Les Lenkowsky published an article in America in the World, 1776 to the Present: A Supplement to the Dictionary of American History. The article, “The Gates Foundation,” details the history and impact of the largest grant-making foundation in the world. The article is part of a dictionary set that provides a transnational view of U.S. history, focusing on the role of Americans and the U.S. while analyzing how the world has influenced the U.S. and Americans.
Sergio Fernandez and his coauthors received the William E. Mosher and Frederick C. Mosher Award, presented to the authors of the best Public Administration Review article by an academic. Fernandez, former SPEA faculty member William G. Resh (University of Southern California), SPEA alumnus Tima Moldogaziev (University of Georgia), and Zachary W. Oberfield (Haverford College) authored “Assessing the Past and Promise of the Federal Employee Viewpoint Survey for Public Management Research: A Research Synthesis.”
Sameeksha Desai coauthored an article in the journal Small Business Economics: “Taxes, Corruption, and Entry.” Desai and coauthors Farzana Chowdhury, a SPEA doctoral student, and Maksim Belitski of the University of Reading, analyzed the interplay of tax policy, corruption, and market entry in 72 nations, using a series of panel estimations and robustness checks. Their main findings are, first, that higher tax rates and corruption each independently deter entry, and, second, that corruption can offset the discouraging effect of high tax rates. They recommend policymakers prioritize anti-corruption policies when targeting business environment reforms.
Matthew Baggetta published an article in Nonprofit and Voluntary Sector Quarterly: “Representative Bridging: Voluntary Associations’ Potential for Creating Bridging Ties in Demographically Diverse Urban Areas.” Baggetta examined whether and how voluntary associations create connections between people across lines of demographic difference.
Justin Ross published an article in Public Budgeting and Finance. “Indiana’s Property Tax Caps: Old Idea, New Approach, and Surprising Incentives” examines the implications of property tax limits for overlapping local governments in Indiana. The article by Ross and SPEA students Madeline Farrell and Lang Kate Yang compares Indiana’s system and its unusual incentives with the systems used by other states. The authors argue that Indiana’s approach creates structural deficits in local government finances that cannot be easily resolved with simple cuts in spending, and that local governments might benefit from developing a more coordinated budget process across the overlapping units as well as a formal “rebudgeting” process that occurs after the deficits are known.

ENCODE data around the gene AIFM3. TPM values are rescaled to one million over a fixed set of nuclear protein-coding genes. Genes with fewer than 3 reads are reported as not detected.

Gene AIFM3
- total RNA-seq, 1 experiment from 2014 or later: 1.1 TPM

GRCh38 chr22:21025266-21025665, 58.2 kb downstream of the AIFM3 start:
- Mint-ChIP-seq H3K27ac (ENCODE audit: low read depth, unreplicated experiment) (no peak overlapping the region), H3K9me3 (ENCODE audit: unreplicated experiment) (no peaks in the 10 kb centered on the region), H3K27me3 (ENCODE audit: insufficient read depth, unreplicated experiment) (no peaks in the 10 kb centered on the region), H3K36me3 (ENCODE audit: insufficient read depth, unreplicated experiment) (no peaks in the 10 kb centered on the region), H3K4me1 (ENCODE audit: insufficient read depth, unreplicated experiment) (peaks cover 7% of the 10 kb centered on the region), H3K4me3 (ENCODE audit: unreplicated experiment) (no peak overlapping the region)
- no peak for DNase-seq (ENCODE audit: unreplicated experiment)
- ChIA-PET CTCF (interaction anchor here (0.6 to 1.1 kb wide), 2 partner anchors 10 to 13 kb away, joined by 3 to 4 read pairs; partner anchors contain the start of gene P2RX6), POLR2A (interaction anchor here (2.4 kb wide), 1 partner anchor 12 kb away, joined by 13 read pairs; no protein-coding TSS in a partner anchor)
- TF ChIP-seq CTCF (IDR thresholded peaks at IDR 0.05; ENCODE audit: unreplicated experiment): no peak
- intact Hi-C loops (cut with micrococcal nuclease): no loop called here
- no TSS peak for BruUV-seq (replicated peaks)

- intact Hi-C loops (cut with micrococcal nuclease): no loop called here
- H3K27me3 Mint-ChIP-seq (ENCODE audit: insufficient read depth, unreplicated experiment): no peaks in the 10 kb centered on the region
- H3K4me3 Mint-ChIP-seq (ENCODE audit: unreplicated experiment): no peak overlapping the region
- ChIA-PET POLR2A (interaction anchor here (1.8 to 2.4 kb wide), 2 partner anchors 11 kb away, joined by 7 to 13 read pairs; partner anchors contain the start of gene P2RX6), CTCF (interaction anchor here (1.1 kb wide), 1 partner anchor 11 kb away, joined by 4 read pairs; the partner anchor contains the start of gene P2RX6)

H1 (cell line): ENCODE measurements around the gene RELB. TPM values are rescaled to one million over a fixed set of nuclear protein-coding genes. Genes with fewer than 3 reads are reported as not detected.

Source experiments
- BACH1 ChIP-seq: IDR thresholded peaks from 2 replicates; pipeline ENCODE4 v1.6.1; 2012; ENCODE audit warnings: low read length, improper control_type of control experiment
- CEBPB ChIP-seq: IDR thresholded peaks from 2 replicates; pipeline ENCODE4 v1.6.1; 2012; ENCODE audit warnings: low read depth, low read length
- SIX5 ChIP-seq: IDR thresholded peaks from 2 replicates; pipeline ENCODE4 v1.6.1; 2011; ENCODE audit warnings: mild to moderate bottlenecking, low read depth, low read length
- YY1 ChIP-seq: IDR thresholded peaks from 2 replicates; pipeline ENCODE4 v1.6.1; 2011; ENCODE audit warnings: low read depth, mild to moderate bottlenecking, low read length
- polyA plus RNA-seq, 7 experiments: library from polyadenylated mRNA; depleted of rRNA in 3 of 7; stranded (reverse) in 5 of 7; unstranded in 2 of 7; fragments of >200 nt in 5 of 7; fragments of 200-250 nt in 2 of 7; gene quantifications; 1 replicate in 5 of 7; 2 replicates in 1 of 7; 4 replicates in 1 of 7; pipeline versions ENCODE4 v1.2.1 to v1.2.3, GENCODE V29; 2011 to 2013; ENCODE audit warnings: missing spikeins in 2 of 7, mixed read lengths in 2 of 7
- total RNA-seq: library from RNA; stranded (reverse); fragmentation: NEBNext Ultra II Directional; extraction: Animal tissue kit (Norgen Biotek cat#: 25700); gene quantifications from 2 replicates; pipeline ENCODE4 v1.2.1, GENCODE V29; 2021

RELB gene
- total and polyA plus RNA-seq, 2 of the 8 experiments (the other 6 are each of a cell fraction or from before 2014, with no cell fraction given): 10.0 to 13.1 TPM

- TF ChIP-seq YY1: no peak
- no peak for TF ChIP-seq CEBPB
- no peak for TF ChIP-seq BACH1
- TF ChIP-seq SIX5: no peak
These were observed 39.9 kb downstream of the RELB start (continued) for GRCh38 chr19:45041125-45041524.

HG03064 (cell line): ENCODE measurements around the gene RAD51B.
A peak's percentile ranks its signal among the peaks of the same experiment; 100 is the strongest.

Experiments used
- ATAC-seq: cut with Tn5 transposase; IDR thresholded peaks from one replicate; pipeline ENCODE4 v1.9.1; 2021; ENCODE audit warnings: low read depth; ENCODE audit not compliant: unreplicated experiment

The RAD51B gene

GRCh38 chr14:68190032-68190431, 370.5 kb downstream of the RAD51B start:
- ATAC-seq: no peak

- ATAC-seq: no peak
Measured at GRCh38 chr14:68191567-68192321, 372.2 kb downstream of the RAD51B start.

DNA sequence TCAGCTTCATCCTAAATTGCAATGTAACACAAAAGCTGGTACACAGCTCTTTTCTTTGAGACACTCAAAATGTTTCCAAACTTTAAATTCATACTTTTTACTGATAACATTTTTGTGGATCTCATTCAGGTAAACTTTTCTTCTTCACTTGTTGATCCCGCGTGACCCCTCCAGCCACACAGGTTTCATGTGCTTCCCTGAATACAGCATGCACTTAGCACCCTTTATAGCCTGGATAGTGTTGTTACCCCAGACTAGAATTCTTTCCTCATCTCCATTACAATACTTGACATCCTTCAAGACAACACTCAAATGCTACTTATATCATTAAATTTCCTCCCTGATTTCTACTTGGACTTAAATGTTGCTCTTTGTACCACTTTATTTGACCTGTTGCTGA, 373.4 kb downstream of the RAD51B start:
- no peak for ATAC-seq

Todd Royer led an Indiana water quality demonstration project highlighted as part of the White House Water Summit. The Obama administration, in conjunction with the United Nations World Water Day, hosted the summit to raise awareness of water issues and potential solutions. Royer and Professor Jennifer Tank of the University of Notre Dame are leading a team of academic, nonprofit, and government agency collaborators in the Indiana Watershed Initiative. The demonstration project pairs two promising conservation practices, winter cover crops and floodplain restoration of waterways, to quantify how watershed-scale conservation can improve water quality, and successfully meet national goals for reducing farm nutrient runoff by 40 percent.
Sarah Mincey coauthored “Is Planting Equitable? An Examination of the Spatial Distribution of Nonprofit Urban Tree- Planting Programs by Canopy Cover, Income, Race, and Ethnicity.” The article was published in Environment and Behavior. It examined the spatial distribution of treeplanting projects undertaken by four urban greening nonprofit organizations using a unique data set of tree-planting locations, land use data, and socioeconomic information. Among their findings: tree planting projects were significantly less likely to have occurred where there are greater percentages of African American or Hispanic residents.
Lisa Amsler was selected as a 2015 LERA Fellow by the Labor and Employment Relations Association. The honor recognizes scholars and practitioners who have made contributions of unusual distinction to the field and have been in the profession for longer than 10 years. The awards committee said of Amsler: “We were impressed with your outstanding, lifetime contribution to research that benefits the dispute resolution practitioner.” The committee cited Amsler for publishing the first empirical research into the “repeat player effect” in nonunion employment arbitration, for which she won LERA refereed paper competitions in 1997 and 1998, almost 20 years before the recent New York Times series on forced arbitration.
Brian DeLong, coach of the IU Debate Team, guided four IU debaters as they qualified for participation in the prestigious National Debate Tournament. It is the first time IU has qualified teams for the tournament in 23 years.